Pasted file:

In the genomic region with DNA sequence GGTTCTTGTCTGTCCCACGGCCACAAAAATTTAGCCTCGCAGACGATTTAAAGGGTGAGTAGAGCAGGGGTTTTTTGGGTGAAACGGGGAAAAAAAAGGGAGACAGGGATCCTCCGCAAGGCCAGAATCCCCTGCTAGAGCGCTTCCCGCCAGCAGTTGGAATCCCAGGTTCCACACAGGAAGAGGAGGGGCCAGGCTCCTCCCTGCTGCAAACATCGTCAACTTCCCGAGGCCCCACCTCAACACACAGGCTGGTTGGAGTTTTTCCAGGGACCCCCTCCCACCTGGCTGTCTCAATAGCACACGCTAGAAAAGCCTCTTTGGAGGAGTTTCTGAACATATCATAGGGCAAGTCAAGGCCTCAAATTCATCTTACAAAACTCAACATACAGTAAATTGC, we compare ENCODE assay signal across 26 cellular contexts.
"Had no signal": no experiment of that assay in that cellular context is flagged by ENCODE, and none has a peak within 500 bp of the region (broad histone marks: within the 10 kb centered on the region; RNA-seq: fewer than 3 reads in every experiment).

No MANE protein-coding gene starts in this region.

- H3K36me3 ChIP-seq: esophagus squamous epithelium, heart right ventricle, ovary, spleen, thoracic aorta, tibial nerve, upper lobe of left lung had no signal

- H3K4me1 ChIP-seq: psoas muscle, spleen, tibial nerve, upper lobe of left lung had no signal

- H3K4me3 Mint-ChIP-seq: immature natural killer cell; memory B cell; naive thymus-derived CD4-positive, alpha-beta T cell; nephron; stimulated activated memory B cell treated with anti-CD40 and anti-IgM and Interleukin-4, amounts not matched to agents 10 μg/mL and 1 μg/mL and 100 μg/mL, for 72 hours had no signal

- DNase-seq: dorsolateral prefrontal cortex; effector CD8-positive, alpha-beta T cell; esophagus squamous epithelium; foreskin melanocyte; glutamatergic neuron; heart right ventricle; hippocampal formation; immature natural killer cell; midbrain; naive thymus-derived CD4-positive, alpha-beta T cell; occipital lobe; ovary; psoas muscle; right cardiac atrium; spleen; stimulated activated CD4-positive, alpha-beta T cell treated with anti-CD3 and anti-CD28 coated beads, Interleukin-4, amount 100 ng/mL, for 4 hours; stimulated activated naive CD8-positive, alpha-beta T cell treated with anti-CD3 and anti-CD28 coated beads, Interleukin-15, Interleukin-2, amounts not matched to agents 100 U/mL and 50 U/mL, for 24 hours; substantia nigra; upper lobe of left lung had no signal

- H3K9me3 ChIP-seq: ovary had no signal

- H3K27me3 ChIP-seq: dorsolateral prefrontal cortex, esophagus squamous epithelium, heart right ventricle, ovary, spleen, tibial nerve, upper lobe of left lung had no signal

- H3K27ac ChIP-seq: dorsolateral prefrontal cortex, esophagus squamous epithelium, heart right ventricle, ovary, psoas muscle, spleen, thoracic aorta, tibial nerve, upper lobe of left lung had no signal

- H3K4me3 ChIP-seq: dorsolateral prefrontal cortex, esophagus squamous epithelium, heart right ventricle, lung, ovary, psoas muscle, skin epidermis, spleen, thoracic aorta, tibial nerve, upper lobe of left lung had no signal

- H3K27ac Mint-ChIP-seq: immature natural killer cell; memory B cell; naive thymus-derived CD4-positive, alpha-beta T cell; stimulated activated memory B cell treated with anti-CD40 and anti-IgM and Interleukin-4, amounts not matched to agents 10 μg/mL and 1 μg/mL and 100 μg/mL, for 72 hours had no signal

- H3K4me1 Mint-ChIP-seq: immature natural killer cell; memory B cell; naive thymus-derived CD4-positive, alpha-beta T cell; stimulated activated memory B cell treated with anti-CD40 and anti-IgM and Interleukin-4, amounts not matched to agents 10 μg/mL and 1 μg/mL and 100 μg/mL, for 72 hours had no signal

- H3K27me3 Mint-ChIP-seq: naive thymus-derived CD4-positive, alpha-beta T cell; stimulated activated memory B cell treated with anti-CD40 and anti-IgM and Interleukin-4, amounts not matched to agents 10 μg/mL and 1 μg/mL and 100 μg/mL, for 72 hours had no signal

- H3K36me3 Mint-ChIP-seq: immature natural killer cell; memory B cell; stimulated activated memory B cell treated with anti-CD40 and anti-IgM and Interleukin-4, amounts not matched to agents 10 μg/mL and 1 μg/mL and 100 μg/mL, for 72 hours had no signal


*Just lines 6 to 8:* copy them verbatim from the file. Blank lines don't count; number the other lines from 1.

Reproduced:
- H3K4me3 Mint-ChIP-seq: immature natural killer cell; memory B cell; naive thymus-derived CD4-positive, alpha-beta T cell; nephron; stimulated activated memory B cell treated with anti-CD40 and anti-IgM and Interleukin-4, amounts not matched to agents 10 μg/mL and 1 μg/mL and 100 μg/mL, for 72 hours had no signal

- DNase-seq: dorsolateral prefrontal cortex; effector CD8-positive, alpha-beta T cell; esophagus squamous epithelium; foreskin melanocyte; glutamatergic neuron; heart right ventricle; hippocampal formation; immature natural killer cell; midbrain; naive thymus-derived CD4-positive, alpha-beta T cell; occipital lobe; ovary; psoas muscle; right cardiac atrium; spleen; stimulated activated CD4-positive, alpha-beta T cell treated with anti-CD3 and anti-CD28 coated beads, Interleukin-4, amount 100 ng/mL, for 4 hours; stimulated activated naive CD8-positive, alpha-beta T cell treated with anti-CD3 and anti-CD28 coated beads, Interleukin-15, Interleukin-2, amounts not matched to agents 100 U/mL and 50 U/mL, for 24 hours; substantia nigra; upper lobe of left lung had no signal

- H3K9me3 ChIP-seq: ovary had no signal